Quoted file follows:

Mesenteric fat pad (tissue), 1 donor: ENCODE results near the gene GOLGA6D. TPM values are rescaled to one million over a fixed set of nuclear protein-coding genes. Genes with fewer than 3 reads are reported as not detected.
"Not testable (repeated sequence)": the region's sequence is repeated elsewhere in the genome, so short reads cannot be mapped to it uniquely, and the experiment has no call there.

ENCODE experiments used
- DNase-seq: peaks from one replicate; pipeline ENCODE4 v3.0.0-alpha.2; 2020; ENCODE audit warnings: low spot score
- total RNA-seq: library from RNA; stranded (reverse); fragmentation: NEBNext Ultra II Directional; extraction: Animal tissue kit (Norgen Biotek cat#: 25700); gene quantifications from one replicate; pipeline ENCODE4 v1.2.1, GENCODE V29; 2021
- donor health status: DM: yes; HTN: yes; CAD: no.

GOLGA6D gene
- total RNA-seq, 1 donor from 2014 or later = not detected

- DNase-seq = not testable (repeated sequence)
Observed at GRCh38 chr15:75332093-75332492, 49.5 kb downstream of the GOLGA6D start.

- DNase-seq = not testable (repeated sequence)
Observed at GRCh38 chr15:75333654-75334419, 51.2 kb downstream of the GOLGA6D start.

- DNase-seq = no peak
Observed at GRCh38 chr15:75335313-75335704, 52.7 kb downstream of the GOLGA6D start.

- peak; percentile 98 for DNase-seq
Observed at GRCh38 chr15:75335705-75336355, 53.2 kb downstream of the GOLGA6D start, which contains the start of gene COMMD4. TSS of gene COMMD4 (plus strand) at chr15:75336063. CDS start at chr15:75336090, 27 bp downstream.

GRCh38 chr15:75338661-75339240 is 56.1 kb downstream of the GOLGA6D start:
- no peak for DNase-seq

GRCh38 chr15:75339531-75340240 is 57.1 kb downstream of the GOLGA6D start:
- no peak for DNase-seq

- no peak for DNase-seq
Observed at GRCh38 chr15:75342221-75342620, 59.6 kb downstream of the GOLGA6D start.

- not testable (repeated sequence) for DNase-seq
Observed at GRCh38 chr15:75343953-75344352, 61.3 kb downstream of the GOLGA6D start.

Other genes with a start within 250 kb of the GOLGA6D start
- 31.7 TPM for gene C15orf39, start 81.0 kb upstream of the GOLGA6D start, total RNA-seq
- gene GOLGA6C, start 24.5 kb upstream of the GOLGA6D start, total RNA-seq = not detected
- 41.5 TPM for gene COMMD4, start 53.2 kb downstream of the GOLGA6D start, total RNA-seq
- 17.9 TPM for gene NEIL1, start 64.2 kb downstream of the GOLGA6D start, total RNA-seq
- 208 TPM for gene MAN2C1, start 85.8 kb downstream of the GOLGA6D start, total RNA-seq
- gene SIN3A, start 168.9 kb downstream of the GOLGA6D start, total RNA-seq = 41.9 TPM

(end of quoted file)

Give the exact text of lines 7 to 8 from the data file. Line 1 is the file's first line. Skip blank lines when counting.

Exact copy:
GOLGA6D gene
- total RNA-seq, 1 donor from 2014 or later = not detected